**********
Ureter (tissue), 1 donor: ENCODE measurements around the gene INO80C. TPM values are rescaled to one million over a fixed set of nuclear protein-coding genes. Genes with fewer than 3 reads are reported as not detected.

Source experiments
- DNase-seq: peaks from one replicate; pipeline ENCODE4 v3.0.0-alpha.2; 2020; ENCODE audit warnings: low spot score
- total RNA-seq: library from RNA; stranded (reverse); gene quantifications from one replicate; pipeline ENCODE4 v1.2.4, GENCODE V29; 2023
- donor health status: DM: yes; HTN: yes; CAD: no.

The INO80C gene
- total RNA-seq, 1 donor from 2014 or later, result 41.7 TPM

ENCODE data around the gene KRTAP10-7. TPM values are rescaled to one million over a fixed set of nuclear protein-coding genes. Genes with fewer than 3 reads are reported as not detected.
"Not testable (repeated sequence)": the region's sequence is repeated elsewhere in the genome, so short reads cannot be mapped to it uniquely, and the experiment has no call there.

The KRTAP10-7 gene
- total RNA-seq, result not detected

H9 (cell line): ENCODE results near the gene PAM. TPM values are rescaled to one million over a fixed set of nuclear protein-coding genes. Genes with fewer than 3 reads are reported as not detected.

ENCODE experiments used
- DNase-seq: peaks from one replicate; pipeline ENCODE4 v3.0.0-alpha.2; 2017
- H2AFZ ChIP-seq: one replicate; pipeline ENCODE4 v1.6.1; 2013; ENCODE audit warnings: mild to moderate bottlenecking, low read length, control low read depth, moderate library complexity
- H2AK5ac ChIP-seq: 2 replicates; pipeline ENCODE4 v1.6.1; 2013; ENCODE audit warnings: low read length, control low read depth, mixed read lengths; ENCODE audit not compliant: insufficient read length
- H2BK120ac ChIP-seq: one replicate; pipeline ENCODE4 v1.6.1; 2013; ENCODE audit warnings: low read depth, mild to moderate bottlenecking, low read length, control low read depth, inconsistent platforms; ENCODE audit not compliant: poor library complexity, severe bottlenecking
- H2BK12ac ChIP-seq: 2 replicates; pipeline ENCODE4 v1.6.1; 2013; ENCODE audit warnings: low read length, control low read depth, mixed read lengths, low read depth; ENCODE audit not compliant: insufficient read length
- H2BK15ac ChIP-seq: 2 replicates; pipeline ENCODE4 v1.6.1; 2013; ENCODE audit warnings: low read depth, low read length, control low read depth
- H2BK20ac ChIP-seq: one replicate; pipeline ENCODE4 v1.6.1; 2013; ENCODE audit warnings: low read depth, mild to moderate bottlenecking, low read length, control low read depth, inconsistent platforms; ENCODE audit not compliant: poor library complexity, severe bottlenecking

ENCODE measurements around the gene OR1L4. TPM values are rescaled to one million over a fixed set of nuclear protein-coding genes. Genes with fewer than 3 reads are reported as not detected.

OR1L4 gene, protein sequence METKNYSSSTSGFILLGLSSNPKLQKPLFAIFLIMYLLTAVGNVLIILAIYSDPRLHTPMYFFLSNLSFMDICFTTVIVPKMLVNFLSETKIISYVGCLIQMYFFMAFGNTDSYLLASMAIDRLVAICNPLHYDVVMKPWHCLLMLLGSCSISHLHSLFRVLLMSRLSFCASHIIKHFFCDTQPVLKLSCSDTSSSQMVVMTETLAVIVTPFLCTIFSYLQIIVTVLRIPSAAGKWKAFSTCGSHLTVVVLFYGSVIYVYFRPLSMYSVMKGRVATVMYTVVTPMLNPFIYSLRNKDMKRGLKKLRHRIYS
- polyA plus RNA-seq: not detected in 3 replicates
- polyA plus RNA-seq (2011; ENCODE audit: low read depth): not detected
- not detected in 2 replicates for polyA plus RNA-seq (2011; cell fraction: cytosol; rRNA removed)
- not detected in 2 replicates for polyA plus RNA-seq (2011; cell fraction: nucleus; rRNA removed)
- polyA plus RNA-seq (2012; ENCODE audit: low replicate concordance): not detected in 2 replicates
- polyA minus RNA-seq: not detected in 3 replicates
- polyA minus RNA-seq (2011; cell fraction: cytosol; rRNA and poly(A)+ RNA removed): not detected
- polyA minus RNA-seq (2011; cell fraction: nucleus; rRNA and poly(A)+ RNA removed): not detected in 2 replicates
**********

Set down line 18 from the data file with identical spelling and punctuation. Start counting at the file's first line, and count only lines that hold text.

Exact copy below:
- H2BK12ac ChIP-seq: 2 replicates; pipeline ENCODE4 v1.6.1; 2013; ENCODE audit warnings: low read length, control low read depth, mixed read lengths, low read depth; ENCODE audit not compliant: insufficient read length